Living room with large windows

TV area

Door to patio opens out from living room

Open plan from kitchen to dinning area to living room

Dinning area

Kitchen

Dinning area and kitchen

Main bedroom
Sliding mirrored built in wardrobe

Second bedroom or office


Bathroom

Shower and washing machine

Floor plan

Position of my apartment relative to city center (the V-shape area)

Sunday, 25 April 2010

Hike to Månafossen

Today I joined a hike to Månafossen  which is a waterfall located at the head of Frafjord, about an hour from Stavanger.



This is a view from the bus on our way there. I was feeling pretty car sick as the road snaked around the mountain.


From the parking lot to the viewing point is only about a 15 minute hike, though there are lots of loose stones and some steep places with steps and chains. Its an amazing site once there though - its considered one of Norway's most beautiful and magnificent waterfalls. The waterfall has a free fall of around 92 meters. 






Here are links to two videos:

Afterward we hiked further up the hill, and into the valley behind towards the hut you see in the picture below, where we had lunch. As you can see, summer has not quite arrived yet. 



Finally we headed back. Not a difficult hike overall, but a nice one with some good company.

Monday, 29 March 2010

Biking time

I've decided its time to get healthy and since the free Statoil bus is not running during the Easter break, its also a good way to save some bucks! So out with the bike and on with the 13km ride to work!

So down I went to the basement in all my gear, only to discover my tires were completely flat - damn! So now I had to go looking for a pump to buy. After buying one and pumping the wheels I then remembered I didnt have a lock for my bike. Now I know I'm in Norway and only riding to work, and there is an underground garage, but I still feel pretty paranoid to leave my bike unlocked (as one of my colleagues does). So for a second time it was off to the sports shop to buy a lock - a huge reinforced monstrosity of a lock - but now at least I could rest assured my baby would be safe.So much for saving bucks....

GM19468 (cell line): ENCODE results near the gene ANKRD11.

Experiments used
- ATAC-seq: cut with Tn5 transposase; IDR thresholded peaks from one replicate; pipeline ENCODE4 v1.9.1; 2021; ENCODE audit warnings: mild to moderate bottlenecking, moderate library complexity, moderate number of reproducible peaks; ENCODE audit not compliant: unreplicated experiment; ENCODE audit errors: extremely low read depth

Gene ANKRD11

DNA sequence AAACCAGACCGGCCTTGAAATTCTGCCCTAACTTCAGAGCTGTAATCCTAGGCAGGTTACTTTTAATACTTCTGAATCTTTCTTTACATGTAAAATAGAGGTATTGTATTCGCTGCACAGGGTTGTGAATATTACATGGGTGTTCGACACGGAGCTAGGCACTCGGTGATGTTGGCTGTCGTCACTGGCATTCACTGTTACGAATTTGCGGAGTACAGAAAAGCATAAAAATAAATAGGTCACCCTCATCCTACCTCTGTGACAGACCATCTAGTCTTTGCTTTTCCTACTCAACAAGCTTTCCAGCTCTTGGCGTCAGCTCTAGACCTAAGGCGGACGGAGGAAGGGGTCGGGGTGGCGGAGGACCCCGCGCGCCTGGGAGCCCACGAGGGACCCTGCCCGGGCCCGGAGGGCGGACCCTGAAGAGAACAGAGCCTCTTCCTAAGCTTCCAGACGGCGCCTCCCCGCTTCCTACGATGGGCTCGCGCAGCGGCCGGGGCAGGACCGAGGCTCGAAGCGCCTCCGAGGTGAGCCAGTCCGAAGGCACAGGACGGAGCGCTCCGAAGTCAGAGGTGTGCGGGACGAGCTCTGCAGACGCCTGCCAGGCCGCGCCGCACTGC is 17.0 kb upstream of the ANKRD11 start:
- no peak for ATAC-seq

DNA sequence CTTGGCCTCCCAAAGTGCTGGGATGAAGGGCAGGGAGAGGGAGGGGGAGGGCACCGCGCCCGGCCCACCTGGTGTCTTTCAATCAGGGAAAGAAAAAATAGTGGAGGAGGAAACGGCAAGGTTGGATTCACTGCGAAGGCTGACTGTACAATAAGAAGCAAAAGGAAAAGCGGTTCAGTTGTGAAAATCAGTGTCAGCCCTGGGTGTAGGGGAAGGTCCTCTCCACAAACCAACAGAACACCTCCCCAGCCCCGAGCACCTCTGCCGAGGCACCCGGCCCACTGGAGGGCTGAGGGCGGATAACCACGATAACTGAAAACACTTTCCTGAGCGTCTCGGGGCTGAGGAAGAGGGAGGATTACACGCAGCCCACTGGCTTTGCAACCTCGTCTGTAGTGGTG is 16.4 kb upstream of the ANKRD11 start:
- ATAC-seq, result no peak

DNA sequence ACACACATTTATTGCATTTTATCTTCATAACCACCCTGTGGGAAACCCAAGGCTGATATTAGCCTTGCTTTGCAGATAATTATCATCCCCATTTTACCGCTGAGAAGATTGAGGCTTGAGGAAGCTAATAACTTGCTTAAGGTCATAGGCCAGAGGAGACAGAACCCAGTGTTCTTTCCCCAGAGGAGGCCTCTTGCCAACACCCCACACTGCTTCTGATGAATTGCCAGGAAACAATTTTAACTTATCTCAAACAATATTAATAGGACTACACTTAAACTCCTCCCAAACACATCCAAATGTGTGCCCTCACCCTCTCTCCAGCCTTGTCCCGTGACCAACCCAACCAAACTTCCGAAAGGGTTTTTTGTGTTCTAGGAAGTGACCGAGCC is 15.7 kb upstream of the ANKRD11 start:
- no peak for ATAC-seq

Getting to work was the next challenge. 13km is quite a distance and knowing which turn to take is not always straightforward. Luckily for me I asked another biker who was heading in the same direction, so could just follow. Its quite a scenic route going out of Stavanger and around the Hafrsfjord which is a stretch of coast, before heading past some farmland and then into the industrial area called Forus where Statoil is headquartered. As one bikes along the coastling you come across the Three Swords Monument which is quite striking:


The three large swords stand on the hill as a memory to the Battle of Hafrsfjord in around 872, when King Harald Fairhair gathered all of Norway under one crown. The largest sword represents the victorious king, and the two smaller swords represent the defeated kings. The monument also represents peace, as the three swords are stuck in the hill to never be used again.

On the way I came across a BMX course and since it was the weekend I thought I would give it a try. Check out my video here

 
Unfortunatly, there was also pain. As I was heading home I went down a steep street with a sharp turn at the bottom. It would have been fine but for the small stones that are put on the ground when it was snowing to improve grip. Now however, these same small stones make it very slippery and as I came around the corner, my back wheel slid out under me and I went skidding along the road (luckily a rather quiet back street). It was quite a hard landing, but it was only my arm and leg that scrapped along and I didnt notice much at the time. However, when I got home at took my shirt off, this is what greeted me:


Quite nasty looking! It was actually a small hole! As I didnt have any detol or bandages at home I had to go to the emergency clinic to have it cleaned up. What a sweat! But Im glad I did since now it is looking much better.

Sunday, 7 March 2010

Ski trip to Sauda


Today I joined a colleague on a ski trip to a resort called Sauda. I had to get up  quite early as the ferry left at 8am from Stavanger and took about an hour and a half to get to the mouth of the fjord, where we changed onto a bus. The half hour trip wove its way up the mountainside with spectacular views of the fjord below. We got to the resort at around 10am but is was about 11 before we actually got on to the slopes due to an excruciatingly slow process at the ski rental shop (I will definately buy my own ski's for the next season).

Although the slopes are not as high as ones I have been on in Switzerland, they are just about right for my level of experience. There are around 5 different ski trails - the longest descent around 6 kms. Also as one comes down, you can catch a glimpse of the fjord below which is quite stunning.


After about 4 hours of this I was really starved and greedily got the biggest (and most unhealthly looking) hamburger there was with x-large fries and coke. Unfortunately (or perhaps fortunately) I could only manage around half of it. Goes to show my eyes are always bigger than my stomache!

It was time to hit the slopes again for another couple of hours until 16:00 when the last busses began to depart. Overall a great trip!

Sunday, 21 February 2010